Dying from cancer is predominantly an elder experience. The person with major responsibility to provide care for the ill family member is often the patient’s spouse, who frequently is an older adult.
Dying from cancer is predominantly an elder experience. The person with major responsibility to provide care for the ill family member is often the patient’s spouse, who frequently is an older adult. In fact, spouses are not only the most common primary caregivers but they also are often the sole caregivers. An estimated 60% to 80% of elder-focused home care is provided by elderly spouses, who frequently assume the burden of caregiving alone. The death of a spouse or significant other may follow an extensive and psychologically draining period of caregiving, and the caregiver can experience physical and emotional consequences of this stress during both active caretaking and bereavement.[3–6]
Death of a spouse is one of the most stressful life events. Older spouses may have their own health problems, and these frequently are neglected during times of active caretaking. Since women generally outlive their spousal partners, the challenges for this cohort of older widows within the cancer experience require more in-depth investigation.[ 8] Conjugal loss secondary to cancer may be particularly stressful due to the physical demands of caregiving related to the patient’s functional deterioration, symptom burden, and compromised quality of life. The emotional sequelae of caretaking may emanate from distress associated with anticipating the death of one’s life partner, angst over perceptions of suffering, and anxiety over assuming new roles and living on without one’s spouse.
Grief is as unique as one’s fingerprints. No two people grieve similarly, and the trajectory of sadness and mourning is very personally configured. A complex host of factors has been noted to affect the grief response. Some of these variables include the nature of the relationship to the deceased (ie, spouse, adult child, grandparent), age of the deceased, longevity of the relationship, context of the loss (ie, sudden vs anticipated death), degree of caregiving burden, nature of communication pre-death, quality of the marital relationship and family style (ie, harmonious, conflictual), presence of cumulative grief, and the availability of supportive relatives and friends.[9–12]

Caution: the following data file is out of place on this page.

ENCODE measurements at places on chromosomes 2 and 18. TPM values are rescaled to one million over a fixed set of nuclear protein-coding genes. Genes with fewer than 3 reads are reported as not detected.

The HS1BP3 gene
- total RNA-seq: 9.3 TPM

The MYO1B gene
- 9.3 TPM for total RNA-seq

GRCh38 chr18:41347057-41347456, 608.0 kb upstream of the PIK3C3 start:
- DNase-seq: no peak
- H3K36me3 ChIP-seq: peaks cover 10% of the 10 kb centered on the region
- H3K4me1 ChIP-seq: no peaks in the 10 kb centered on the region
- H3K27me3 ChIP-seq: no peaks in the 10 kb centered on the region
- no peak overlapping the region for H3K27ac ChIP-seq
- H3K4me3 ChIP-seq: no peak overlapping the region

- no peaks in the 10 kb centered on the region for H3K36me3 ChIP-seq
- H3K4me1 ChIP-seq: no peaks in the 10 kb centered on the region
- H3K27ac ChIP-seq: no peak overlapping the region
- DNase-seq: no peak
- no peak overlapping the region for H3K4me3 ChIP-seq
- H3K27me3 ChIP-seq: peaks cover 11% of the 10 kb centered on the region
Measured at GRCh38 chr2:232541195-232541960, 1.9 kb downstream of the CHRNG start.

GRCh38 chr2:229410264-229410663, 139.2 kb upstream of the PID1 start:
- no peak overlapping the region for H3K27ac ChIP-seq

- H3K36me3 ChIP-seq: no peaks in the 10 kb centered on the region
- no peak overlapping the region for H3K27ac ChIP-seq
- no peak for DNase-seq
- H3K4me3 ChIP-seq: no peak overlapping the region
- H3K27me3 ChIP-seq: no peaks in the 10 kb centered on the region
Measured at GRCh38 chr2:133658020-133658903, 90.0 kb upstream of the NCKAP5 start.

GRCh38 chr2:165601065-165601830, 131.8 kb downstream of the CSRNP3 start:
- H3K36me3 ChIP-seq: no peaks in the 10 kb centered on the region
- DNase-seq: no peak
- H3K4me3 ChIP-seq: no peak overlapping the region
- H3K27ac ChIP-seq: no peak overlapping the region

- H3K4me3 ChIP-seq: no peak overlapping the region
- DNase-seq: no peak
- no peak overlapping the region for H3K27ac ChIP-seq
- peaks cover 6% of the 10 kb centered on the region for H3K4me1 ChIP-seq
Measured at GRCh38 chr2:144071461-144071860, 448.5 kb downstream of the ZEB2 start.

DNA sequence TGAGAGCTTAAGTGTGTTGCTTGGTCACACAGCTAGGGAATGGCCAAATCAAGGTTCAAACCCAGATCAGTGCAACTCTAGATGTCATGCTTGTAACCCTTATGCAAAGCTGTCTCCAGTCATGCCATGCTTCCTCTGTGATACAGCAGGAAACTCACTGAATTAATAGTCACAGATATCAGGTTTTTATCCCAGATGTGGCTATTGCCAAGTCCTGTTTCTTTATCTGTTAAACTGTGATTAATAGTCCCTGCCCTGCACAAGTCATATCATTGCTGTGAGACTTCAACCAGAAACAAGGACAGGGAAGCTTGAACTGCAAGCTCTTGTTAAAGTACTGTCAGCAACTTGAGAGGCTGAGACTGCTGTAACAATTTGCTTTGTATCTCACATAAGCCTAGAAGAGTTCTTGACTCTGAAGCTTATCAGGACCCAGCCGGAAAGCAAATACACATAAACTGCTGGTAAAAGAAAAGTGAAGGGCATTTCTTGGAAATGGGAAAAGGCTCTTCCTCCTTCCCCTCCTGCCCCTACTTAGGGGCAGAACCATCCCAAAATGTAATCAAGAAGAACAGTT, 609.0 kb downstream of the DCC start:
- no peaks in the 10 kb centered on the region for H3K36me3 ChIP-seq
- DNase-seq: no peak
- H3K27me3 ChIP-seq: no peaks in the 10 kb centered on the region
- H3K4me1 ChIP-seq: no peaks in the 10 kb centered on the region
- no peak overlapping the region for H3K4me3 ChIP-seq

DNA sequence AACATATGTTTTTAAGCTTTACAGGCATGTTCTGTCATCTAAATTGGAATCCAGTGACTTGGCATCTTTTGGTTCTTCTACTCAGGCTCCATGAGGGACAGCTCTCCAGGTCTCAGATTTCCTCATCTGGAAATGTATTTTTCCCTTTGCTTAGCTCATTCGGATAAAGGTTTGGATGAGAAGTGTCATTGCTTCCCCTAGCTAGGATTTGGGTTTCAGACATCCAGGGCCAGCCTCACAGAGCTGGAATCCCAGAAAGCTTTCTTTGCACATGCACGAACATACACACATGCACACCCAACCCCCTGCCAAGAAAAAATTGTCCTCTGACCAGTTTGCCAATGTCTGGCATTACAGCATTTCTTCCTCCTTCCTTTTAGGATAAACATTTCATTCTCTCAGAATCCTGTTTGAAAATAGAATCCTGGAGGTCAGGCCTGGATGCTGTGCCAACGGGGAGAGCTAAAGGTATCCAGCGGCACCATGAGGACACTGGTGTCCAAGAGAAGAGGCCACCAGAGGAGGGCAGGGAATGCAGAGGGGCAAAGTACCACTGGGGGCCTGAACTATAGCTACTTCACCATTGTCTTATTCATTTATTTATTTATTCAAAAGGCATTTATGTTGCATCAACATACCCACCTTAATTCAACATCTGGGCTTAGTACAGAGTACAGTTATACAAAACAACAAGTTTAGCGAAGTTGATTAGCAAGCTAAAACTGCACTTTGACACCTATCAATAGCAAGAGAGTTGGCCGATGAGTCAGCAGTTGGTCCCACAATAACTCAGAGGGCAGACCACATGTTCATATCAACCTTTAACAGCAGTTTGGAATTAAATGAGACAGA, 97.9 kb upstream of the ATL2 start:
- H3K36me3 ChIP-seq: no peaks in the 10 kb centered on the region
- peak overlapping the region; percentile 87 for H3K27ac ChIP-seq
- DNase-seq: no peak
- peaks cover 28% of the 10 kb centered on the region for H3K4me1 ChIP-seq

Contemporary findings regarding grief reactions have relevance to oncology nurses’ concern about the welfare of elderly bereaved spouses.
Proposed Criteria for Prolonged Grief Disorder
A new paradigm has evolved that depicts the majority of the bereaved adults (80%) as being able to transcend their grief on their own, without the need for formal counseling or therapy. A minority (20%) of the bereaved, however, can experience pathologic emotional corollaries that require professional intervention. A diagnosis of prolonged grief disorder (PGD) is being proposed for inclusion in the next version of the Diagnostic and Statistical Manual of Mental Disorders (DSM-V) to address this complicated variety of the grief response. Table 1 summarizes the key components of PGD.
While many of the criteria identified in Table 1 are associated with normal grief, one must remain cognizant of the enduring and disabling nature and the intensity of the characteristics of the grief response that are required in order to qualify it as PGD.
Although most bereaved individuals will ultimately adapt to their loss more or less successfully, a significant, identifiable minority will experience chronic and disabling grief, with both a personal and societal toll. By knowing and working with families for extended periods of time, oncology nurses can be sensitized to early signs and symptoms of PGD, and have a heightened awareness of its risk factors. Oncology nurses should be aware of these new criteria so that they can refer family members of concern to team members with psychological expertise.
This article is part of a new ongoing series addressing nursing care of the older adult with cancer.
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